A General Theory of Property (2012)
This book proposes a new theory of property that attempts to situate the coexistence of private, communal and common property in the western and post-colonial traditions by considering universal and general aspects of property rights. By considering both tangible/landed property and its practical antithesis in intellectual property, this jurisprudential project seeks to understand how property can be defined and ownership justified within a coherent set of rules. Building upon the work of Hegel and Locke, this book is of value to scholars of land rights, particularly in relation to indigenous people, and the reform of patent and copyright law.
Lex Naturalis, Ius Naturalis (2010)
Lex Naturalis presents a unique theory of law. The work is structured as a series of interrelated essays which, taken together, constitute a new theory of law. The work argues: First, that positive law and natural law are complementary, not competing. Second, that normative inference (is-to-ought) can be a logically valid form or reasoning. Thus, the work presents resolutions to the two leading questions of contemporary legal theory. The work addresses classical questions of the relationship between positive and natural law, normative inferencing, and social contract theory, as well as providing a friendly critique of contemporary legal theorists, notably Professor Duncan Kennedy. (By Dr Eric Engle and edited by Dr Aron Ping D'Souza)
Special Protections: The Ethics of Copyright and Aboriginal Iconography (2008)
Special Protections interrogates the place of indigenous iconography within the liberal Australian Commonwealth. It seeks to determine if Aboriginal iconography, that being expressions of folklore imbued with a spiritual dimension, should be protected beyond the scope of the Copyright Act 1968 (Cth). Using this intellectual framework, this book comes to an ethical conclusion through the theology and political writings of John Locke. This ethical conclusion is given practical legal standing by considering it in regards to the Copyright Act 1968 (Cth) and state-level laws, eg, Equal Opportunity Act 1995 (Vic), Racial Vilification Act 1996 (SA), Aboriginal Heritage Act 2006 (Vic).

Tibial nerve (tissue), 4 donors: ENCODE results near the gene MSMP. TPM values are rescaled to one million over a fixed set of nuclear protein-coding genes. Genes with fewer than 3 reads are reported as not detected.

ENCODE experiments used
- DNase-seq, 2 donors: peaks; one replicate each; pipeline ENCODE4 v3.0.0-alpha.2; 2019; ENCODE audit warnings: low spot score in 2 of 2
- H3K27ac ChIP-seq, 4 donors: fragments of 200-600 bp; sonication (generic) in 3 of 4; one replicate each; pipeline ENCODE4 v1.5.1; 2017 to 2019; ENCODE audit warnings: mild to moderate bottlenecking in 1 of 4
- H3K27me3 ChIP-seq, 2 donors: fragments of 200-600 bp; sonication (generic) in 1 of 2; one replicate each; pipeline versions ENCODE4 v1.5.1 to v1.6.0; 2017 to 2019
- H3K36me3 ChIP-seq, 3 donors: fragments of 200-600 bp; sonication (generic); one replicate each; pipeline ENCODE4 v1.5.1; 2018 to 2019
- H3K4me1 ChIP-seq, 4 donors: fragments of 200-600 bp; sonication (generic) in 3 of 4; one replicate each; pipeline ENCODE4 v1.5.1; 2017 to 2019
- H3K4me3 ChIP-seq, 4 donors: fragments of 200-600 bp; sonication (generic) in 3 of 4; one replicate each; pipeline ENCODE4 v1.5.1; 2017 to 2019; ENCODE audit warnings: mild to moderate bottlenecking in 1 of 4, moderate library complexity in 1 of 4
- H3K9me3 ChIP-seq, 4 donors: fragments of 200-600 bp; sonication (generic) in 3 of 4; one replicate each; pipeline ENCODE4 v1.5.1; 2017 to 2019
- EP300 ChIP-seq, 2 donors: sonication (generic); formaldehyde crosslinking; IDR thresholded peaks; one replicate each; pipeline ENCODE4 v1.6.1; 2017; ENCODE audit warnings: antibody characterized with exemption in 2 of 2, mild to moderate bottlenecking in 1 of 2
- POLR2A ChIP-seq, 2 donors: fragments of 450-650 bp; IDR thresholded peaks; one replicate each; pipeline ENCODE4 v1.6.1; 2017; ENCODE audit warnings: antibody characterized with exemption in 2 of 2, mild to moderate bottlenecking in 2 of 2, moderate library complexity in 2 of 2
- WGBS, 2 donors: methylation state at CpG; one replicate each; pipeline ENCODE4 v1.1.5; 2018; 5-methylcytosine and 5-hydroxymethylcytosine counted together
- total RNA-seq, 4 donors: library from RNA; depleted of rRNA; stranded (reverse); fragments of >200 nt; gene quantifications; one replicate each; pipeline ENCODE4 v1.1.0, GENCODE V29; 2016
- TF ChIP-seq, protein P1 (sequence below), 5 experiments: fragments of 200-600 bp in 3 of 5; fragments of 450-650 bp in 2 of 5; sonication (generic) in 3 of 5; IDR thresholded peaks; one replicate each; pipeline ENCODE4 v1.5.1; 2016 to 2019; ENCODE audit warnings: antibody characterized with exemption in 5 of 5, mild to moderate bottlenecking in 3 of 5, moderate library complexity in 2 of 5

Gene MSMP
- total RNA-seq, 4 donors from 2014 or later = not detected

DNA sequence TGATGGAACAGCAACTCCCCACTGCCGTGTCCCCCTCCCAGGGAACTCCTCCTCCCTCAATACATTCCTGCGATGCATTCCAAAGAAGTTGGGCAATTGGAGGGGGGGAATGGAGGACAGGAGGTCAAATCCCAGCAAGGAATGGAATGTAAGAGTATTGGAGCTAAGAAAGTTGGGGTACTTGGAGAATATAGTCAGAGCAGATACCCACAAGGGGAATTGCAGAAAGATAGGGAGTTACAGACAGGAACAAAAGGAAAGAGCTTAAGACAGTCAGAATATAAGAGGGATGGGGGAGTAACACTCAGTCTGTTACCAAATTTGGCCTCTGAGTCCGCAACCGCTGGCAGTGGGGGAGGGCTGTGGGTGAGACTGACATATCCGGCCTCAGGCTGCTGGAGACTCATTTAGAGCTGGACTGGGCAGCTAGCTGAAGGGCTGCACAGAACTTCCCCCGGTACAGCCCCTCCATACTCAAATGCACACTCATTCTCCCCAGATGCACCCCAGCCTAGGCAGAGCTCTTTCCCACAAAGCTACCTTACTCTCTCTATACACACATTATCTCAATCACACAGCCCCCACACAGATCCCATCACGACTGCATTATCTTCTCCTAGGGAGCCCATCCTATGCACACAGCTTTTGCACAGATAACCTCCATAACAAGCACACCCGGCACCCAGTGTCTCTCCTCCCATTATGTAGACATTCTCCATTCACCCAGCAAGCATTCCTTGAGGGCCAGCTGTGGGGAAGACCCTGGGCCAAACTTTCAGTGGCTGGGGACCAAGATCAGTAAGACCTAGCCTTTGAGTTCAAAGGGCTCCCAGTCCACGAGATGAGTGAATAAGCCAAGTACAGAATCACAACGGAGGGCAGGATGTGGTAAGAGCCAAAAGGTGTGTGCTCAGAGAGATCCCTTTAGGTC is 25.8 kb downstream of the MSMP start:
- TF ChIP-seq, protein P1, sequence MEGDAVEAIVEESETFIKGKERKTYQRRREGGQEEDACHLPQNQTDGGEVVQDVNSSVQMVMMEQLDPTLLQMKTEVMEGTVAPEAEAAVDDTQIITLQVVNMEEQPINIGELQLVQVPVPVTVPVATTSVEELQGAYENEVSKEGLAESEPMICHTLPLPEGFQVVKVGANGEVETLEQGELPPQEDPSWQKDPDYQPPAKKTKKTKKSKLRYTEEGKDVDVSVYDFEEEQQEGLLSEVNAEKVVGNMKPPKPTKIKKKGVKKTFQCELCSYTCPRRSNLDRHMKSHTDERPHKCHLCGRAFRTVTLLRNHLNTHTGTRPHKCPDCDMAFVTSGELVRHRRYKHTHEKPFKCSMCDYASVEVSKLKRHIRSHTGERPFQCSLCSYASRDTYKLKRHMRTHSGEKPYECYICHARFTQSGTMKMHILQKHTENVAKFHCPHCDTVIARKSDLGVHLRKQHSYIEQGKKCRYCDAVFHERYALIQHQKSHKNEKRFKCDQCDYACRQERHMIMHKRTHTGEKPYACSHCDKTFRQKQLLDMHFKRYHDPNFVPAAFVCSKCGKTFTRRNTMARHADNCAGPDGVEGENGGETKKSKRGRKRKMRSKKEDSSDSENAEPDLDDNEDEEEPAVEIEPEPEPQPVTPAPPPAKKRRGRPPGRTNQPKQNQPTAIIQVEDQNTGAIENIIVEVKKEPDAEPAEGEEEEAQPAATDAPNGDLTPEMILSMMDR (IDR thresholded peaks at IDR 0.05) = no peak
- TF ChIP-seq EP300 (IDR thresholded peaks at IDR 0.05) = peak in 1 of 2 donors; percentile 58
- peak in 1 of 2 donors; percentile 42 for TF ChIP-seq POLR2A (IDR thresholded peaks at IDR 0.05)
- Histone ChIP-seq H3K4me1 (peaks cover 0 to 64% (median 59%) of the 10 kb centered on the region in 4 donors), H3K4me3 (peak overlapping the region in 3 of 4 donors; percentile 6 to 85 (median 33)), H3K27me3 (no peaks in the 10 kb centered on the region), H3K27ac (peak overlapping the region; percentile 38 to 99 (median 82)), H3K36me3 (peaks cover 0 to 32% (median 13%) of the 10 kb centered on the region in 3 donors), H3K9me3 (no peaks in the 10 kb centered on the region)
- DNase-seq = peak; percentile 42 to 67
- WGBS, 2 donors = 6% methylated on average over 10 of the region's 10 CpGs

The Art of Time: Toward a Fundamental Grammar of the Cinematic (2007)
With potential applications in economics, physiology, number theory and, most evidently, film theory: The Art of Time is an application of information system theory to sets of moving images. Building upon the foundations set by Pier Pasolini in the discipline of semiotics and through the methodology of Umberto Eco, The Art of Time through careful consideration of a range of image and information theories arrives at a fundamental grammar of the moving image, capable of being expressed mathematically. This book demonstrates that the condition of the cinematic found in any visual text can expressed through a generalisable formula, rationalised through number theory, algebra and geometry. Drawing upon a discipline pioneered by Claude Shannon and elucidated by Giles Deleuze, The Art of Time concludes with one powerful expression that unifies the analysis of the condition of the visual with three-dimensional space.